Copy Edited SEO Book

I recently had an editor go through SEO Book and clean up my grammar. If you are a grammar Nazi my book is probably as good as it will ever be today ;)

Published: January 12, 2007 by Aaron Wall in aaron matthew wall


January 13, 2007 - 12:11am

"Grammer"? This is a joke, right? I think you should probably check our spelling too.

January 13, 2007 - 12:18am

Hehehe. Was wondering how violent the first flame would be ;)

I changed it before the flames get too out of hand though.

January 13, 2007 - 12:26am

Why? Do you plan to have it printed, or what? :)

January 13, 2007 - 1:19am

Thanks for the efforts Aaron. I was thinking it's about time to give it another read. Haven't pulled it out in a while.

January 13, 2007 - 1:46am

Mig, printing isn't the only time you need to worry about copyediting. If I were Aaron, I'd want my online material copyedited. I'd want to present as polished and consistent product as I could to my customers. I'd also ask the copyeditor for feedback, so that I could make my blog posts (where I would find potential customers) as professional as possible. Kudos Aaron for caring about this and having it done.

January 13, 2007 - 5:53am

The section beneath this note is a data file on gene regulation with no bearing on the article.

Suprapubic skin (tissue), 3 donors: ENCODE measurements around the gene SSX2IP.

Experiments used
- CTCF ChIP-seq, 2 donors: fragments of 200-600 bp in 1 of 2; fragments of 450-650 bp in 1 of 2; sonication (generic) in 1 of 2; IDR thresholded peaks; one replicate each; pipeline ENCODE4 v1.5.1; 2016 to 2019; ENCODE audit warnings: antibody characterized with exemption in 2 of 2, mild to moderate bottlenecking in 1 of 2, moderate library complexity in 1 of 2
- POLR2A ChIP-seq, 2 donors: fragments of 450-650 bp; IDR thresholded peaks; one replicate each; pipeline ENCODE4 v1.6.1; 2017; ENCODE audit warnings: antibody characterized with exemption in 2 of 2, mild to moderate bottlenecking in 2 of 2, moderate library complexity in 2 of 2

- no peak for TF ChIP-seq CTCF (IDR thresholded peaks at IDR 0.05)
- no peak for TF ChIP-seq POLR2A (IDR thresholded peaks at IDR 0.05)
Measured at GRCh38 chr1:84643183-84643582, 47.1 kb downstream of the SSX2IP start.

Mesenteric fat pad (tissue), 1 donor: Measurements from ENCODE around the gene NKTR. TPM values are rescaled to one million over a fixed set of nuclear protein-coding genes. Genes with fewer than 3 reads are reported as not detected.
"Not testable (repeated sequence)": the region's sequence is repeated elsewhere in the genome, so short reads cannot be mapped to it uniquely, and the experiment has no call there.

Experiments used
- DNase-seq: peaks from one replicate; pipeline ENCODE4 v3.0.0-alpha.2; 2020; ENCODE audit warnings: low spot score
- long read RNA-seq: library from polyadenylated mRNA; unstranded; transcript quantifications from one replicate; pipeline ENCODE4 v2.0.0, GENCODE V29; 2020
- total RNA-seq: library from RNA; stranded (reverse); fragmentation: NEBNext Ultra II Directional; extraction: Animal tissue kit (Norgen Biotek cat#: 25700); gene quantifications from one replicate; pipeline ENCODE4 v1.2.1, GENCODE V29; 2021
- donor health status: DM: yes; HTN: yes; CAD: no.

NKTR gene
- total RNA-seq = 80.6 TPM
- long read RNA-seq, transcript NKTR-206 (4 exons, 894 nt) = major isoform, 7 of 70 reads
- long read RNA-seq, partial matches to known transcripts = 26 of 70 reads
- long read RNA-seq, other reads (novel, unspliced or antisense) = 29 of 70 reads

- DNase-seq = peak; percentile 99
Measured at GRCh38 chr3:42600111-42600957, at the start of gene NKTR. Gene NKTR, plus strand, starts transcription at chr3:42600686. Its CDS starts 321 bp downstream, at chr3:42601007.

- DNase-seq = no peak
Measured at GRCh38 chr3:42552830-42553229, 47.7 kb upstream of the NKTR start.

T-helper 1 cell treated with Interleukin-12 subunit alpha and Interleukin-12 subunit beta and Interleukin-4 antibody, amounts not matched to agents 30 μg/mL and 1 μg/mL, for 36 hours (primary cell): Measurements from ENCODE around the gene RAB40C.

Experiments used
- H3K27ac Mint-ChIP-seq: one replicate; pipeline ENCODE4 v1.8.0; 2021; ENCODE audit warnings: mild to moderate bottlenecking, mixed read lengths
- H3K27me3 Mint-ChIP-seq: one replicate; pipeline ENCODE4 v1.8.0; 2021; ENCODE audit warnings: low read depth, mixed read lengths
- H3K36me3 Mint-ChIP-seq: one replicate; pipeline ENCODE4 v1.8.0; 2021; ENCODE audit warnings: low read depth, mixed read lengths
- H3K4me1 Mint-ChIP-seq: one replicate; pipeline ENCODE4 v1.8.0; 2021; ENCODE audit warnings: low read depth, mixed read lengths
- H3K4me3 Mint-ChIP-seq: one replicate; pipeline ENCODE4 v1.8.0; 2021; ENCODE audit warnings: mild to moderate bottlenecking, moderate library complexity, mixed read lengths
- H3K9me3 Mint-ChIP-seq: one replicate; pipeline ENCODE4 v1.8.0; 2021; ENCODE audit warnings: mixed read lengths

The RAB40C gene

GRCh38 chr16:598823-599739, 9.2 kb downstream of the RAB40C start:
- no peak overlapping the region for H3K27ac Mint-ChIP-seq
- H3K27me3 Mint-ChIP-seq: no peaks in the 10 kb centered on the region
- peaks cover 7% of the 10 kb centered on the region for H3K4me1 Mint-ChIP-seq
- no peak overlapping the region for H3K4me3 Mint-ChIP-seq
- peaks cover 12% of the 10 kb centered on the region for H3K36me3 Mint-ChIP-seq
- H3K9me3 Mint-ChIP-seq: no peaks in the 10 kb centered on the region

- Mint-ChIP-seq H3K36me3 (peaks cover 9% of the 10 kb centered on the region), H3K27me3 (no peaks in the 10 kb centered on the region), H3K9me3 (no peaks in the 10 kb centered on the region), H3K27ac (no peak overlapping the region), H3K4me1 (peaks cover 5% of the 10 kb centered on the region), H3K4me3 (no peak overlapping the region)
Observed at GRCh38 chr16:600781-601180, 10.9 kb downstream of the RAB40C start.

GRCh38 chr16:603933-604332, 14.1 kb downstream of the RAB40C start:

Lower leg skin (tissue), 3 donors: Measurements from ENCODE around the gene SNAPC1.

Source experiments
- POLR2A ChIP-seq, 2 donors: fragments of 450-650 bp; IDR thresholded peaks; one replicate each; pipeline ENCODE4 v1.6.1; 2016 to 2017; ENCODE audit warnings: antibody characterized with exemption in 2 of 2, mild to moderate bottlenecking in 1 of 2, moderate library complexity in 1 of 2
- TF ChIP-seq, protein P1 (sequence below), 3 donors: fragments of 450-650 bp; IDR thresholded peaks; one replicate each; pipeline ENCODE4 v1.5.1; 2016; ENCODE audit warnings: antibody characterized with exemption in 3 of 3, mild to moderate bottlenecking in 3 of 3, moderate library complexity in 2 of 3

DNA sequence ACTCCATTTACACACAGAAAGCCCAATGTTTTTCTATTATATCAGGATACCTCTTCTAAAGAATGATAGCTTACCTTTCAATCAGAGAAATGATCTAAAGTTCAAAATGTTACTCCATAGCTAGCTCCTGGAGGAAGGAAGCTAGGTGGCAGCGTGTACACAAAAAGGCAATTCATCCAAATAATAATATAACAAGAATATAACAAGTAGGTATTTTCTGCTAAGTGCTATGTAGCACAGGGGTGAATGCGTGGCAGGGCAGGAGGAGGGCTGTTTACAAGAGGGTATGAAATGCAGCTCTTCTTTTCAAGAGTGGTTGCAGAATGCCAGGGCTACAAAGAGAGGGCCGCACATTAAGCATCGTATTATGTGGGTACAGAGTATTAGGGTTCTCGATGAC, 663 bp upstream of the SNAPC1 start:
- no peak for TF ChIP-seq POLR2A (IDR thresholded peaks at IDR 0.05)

I'd back up Keri on that one even though I am the Lord of lousy grammar and run-on sentences. It would be worthwhile to find yourself a low-wage person w/ plenty of time (college english major, perhaps?) who could proof some of the current and old stuff.

I don't care much about grammar, and there are plenty of folks making 6 figures+ online who still can't figure out which version of their, they're, or there to use, but I bet hiring a college kid to proof old posts would reap you a positive ROI through some kind of deal you wouldn't have gotten before. Just a hunch... :)

January 13, 2007 - 8:40am

I wrote a piece a little while ago about how a copy editor would handle Shakespeare. I hope it was funny, but you probably need some experience with copy editing to think so. I won't stick a link in your blog, but a search for "copyediting Shakespeare" sould probably find it.

January 13, 2007 - 8:50am

"Sould?" I guess we do need editors.

Proofreaders anyway.

January 14, 2007 - 2:35am

@ Peter Davis

I know, Peter. I was just curious whether Aaron is planning a hardcopy or not. :)

January 14, 2007 - 7:45pm

I havent checked it out, yet, but in my opinion checking for grammar mistakes is a good analogy to validating your site...

if it contains a couple of grammar mistakes/doesnt validate, it doesn't mean the content is any less valuable..not at all imho

but it can probably still sell a bit better or get linked to more easily, b/c some ppl appreciate it.

Reminds me of John Caples who wrote, that a strong appeal in copywriting (other than fear, fear of missing out on and so on) is taking pride in professionalism.

January 14, 2007 - 8:31pm

It's vital. If your grammar and spelling are poor it will taint the view of the message, no matter how intelligent and original your argument.

January 14, 2007 - 10:19pm